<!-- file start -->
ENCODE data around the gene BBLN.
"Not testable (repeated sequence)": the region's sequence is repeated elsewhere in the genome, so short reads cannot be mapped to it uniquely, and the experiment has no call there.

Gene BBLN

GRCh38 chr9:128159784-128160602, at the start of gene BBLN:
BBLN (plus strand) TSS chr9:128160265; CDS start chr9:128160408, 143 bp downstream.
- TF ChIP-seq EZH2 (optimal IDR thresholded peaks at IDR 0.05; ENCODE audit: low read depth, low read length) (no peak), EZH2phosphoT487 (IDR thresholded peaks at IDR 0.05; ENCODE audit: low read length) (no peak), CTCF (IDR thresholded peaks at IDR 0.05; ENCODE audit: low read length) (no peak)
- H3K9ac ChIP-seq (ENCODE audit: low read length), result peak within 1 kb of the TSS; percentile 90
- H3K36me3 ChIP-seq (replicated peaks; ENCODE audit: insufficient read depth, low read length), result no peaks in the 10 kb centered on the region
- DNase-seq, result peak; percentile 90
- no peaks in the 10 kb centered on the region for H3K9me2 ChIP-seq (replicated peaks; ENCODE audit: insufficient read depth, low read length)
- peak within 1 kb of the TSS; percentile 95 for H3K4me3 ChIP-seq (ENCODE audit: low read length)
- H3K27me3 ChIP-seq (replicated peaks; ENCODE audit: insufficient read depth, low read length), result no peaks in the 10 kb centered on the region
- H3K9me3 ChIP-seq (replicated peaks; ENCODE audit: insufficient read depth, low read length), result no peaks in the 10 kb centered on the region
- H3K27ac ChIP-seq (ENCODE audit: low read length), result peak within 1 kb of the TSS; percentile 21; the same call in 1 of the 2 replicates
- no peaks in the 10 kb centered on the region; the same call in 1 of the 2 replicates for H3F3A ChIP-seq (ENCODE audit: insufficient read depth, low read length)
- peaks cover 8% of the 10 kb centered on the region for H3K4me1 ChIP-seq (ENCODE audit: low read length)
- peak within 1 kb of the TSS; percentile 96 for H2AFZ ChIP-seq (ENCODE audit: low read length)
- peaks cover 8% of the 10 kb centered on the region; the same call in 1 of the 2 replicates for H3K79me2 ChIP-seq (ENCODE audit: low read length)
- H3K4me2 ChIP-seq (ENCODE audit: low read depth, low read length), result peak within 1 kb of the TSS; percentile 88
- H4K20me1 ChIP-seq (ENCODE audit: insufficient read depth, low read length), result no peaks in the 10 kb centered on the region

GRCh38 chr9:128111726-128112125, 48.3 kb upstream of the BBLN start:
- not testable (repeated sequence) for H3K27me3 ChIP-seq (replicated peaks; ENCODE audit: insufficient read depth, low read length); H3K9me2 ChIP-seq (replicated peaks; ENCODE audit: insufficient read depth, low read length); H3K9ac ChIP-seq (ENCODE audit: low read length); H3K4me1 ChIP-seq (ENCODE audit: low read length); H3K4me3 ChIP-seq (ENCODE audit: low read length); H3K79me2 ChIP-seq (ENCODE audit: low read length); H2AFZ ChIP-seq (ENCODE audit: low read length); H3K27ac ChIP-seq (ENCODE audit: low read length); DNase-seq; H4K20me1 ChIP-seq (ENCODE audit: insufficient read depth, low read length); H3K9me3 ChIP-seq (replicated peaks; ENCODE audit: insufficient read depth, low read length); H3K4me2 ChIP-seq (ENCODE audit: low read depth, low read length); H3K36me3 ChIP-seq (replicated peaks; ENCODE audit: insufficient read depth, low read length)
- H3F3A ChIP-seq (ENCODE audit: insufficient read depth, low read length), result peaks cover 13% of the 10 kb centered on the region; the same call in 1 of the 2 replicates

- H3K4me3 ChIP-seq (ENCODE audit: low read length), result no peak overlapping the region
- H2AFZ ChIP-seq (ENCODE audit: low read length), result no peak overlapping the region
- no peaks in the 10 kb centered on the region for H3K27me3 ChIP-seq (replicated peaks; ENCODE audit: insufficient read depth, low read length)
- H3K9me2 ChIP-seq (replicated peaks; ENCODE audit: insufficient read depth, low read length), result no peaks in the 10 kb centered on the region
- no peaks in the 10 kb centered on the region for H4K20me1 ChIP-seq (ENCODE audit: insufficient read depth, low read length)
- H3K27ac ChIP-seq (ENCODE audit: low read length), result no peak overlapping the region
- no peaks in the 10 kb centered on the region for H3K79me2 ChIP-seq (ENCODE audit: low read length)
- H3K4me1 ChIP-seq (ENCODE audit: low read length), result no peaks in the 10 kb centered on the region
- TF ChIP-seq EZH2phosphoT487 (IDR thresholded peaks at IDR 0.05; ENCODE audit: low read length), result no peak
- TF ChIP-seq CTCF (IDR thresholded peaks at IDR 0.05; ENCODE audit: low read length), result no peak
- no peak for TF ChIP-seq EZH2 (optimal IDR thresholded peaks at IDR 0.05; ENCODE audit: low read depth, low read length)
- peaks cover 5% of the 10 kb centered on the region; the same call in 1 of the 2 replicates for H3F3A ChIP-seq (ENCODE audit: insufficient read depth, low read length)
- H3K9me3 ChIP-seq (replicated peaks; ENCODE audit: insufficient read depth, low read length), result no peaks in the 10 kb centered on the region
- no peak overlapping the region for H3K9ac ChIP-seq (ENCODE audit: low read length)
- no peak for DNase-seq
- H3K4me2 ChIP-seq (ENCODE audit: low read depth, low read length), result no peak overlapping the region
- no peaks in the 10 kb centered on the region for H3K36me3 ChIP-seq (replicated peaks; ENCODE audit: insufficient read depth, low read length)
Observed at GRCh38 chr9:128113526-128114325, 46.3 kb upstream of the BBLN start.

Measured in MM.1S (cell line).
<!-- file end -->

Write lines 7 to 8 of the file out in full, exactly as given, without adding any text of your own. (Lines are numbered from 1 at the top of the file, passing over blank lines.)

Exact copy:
- H3K9ac ChIP-seq (ENCODE audit: low read length), result peak within 1 kb of the TSS; percentile 90
- H3K36me3 ChIP-seq (replicated peaks; ENCODE audit: insufficient read depth, low read length), result no peaks in the 10 kb centered on the region